Around 2:30 a.m. Thursday morning, Paul Shultz and his wife were awakened by a thumping sound at their front door at their home in Socastee. Mr. Shultz went to investigate only in time to find an alligator, standing on its hind legs, right outside his front door.
"Somewhere in between 7 and 9 feet (long)," Shultz said.
The beast was clearly confused and they can still see where the animal's claw left a scratch on a window.
As soon as Shultz gained his composure - "The first indication was the heart rate was somewhat elevated" - he grabbed his camera and snapped some pictures. From inside the house, of course.
"Certainly didn't open the door and step out to greet him."
For awhile, Mr. Gator had his snout tangled in a wire plant hanger. So, the Shultz's wondered, what do we do now?
"And the consensus was, if he wants it, he may have it."
Eventually, the alligator rid himself of the plant hanger, got his body turned around and simply sauntered away down their sidewalk. Where to? Probably the retention pond behind the Shultz's house. But, "I was not going out at that time of the morning and try to find out where he was headed."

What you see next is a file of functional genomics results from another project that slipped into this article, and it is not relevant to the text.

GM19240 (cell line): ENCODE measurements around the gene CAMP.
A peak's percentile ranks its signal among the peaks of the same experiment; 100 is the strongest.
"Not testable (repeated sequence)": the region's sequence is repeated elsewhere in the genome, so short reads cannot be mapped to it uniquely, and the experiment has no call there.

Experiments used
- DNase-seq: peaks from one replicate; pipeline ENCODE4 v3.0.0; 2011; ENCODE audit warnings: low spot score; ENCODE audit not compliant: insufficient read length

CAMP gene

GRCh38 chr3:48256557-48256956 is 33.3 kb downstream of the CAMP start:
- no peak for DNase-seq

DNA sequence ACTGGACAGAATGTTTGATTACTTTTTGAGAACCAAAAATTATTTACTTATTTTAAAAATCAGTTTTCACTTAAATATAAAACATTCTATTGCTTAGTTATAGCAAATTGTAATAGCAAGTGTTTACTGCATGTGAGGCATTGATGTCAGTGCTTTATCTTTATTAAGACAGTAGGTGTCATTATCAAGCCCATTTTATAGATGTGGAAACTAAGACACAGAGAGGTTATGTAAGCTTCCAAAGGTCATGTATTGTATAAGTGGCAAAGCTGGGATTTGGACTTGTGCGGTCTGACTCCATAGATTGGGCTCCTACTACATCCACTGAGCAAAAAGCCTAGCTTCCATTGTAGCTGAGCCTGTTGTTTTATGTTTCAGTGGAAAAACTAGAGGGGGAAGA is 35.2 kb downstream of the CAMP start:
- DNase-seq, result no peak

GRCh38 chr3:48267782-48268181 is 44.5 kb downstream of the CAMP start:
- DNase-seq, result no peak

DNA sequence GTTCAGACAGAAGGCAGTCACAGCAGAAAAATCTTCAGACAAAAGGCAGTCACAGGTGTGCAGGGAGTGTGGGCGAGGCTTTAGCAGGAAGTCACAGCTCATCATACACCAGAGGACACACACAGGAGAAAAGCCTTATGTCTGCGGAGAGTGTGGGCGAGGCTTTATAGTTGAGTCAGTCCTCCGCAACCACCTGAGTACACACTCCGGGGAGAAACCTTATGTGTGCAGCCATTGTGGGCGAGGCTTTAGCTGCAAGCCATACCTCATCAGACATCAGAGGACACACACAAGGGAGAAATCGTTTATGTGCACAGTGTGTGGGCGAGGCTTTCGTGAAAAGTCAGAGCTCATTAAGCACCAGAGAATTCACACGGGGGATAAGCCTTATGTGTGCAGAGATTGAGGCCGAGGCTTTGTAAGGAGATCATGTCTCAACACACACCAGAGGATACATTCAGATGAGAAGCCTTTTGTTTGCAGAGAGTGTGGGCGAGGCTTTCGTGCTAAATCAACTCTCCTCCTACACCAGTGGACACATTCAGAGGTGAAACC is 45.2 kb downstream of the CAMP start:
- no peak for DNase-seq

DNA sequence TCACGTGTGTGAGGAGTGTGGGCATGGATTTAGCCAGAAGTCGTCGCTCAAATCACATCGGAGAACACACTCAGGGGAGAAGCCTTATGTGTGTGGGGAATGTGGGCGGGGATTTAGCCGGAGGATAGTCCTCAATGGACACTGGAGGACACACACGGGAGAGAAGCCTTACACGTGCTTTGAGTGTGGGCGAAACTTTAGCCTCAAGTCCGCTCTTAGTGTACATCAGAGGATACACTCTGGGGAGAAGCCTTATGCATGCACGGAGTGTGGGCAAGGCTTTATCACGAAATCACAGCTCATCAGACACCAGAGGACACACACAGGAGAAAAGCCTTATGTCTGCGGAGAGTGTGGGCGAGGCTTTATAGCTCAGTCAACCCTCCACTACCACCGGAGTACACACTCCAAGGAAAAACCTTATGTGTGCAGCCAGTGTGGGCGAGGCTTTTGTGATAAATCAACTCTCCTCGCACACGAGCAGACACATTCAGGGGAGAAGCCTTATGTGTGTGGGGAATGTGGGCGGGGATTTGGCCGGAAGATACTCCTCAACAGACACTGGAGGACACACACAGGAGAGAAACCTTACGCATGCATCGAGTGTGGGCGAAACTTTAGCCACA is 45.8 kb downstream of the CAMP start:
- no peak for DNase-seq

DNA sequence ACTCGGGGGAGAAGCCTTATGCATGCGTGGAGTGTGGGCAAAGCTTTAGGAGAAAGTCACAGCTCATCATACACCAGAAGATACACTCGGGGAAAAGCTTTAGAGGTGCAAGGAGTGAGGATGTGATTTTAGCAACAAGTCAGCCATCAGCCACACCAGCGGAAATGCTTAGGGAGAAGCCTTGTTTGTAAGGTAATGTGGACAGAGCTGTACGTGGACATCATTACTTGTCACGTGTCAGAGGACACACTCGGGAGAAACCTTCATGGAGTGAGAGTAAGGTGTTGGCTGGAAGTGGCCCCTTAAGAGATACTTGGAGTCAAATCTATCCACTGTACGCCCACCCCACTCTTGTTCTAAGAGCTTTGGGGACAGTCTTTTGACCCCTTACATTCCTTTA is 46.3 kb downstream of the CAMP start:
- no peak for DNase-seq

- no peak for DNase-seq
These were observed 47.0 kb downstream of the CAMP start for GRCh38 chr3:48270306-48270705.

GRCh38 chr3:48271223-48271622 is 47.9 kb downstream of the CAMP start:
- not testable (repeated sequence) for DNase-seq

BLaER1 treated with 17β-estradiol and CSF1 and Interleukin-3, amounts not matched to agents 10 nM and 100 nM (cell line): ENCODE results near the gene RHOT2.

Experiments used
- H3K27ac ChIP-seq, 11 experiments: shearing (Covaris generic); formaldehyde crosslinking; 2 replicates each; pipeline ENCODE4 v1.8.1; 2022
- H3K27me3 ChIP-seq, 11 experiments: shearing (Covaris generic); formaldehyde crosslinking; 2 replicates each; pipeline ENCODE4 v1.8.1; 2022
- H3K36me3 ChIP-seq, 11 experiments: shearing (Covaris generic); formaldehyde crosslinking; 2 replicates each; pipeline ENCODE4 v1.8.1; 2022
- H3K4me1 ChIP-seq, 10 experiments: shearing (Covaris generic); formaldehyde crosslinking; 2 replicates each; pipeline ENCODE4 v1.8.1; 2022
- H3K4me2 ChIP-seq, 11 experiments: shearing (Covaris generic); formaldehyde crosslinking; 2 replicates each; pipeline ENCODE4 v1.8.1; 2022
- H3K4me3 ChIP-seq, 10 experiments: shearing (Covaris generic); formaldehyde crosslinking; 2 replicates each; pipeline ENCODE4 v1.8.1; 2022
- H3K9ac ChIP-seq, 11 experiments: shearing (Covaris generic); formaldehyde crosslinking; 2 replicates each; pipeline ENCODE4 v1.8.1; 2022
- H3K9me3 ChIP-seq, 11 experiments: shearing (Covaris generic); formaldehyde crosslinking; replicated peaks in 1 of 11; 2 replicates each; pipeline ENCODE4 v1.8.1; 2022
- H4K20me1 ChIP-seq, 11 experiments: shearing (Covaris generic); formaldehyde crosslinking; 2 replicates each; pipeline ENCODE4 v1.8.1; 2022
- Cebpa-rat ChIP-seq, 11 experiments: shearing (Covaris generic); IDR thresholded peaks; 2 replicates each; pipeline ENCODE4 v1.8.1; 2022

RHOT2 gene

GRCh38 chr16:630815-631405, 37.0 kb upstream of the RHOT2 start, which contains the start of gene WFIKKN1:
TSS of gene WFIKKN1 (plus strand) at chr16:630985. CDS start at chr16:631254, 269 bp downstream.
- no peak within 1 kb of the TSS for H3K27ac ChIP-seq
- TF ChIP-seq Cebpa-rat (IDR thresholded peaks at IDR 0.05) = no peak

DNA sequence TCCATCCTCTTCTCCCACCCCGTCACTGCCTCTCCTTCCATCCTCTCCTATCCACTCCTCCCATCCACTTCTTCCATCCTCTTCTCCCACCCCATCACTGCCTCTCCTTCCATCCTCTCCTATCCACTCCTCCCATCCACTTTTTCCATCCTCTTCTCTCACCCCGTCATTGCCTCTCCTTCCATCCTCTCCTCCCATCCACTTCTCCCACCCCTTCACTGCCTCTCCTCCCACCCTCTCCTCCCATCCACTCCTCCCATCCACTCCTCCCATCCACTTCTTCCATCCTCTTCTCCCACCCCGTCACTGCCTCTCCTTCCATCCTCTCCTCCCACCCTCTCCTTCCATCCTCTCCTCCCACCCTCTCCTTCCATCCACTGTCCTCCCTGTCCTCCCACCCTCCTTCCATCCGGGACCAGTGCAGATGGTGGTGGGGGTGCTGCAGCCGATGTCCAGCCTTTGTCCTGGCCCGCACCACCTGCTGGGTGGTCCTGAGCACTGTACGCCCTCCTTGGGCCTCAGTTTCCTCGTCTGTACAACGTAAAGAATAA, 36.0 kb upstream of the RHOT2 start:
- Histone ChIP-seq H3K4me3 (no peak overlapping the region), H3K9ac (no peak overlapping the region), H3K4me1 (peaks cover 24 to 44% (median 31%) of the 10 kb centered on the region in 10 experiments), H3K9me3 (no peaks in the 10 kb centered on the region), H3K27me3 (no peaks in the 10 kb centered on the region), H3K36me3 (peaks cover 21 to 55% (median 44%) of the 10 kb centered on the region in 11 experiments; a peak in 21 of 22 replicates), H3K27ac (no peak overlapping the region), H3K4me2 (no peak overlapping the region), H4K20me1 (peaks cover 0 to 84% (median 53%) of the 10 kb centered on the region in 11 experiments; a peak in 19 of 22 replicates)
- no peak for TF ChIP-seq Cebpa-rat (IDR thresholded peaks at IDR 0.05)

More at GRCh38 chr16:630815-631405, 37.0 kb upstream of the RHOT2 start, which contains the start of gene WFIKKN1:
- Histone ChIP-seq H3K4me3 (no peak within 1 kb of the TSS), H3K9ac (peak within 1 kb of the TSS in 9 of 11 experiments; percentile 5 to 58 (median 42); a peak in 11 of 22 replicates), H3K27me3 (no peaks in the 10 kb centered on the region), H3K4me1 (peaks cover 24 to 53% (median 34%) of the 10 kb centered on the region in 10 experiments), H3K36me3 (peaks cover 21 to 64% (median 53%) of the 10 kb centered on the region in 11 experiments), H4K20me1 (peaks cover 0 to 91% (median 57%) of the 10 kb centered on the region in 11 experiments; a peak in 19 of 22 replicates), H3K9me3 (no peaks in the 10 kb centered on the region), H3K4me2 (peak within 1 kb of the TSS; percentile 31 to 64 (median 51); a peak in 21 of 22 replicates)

Since the gator walked away without causing any real damage, Shultz says maybe the moral of this story is that if you leave the gator alone, he'll leave you alone.
"The classic tale is, they're more afraid of us than we are of them. I think it's true."
Still, their night visitor provides a cautionary tale - or tail - to the Shultz's and their neighbors.
"Don't walk at night with small dogs or small children."
Shultz's retirement hobby is nature photography. These were his first photos of an alligator.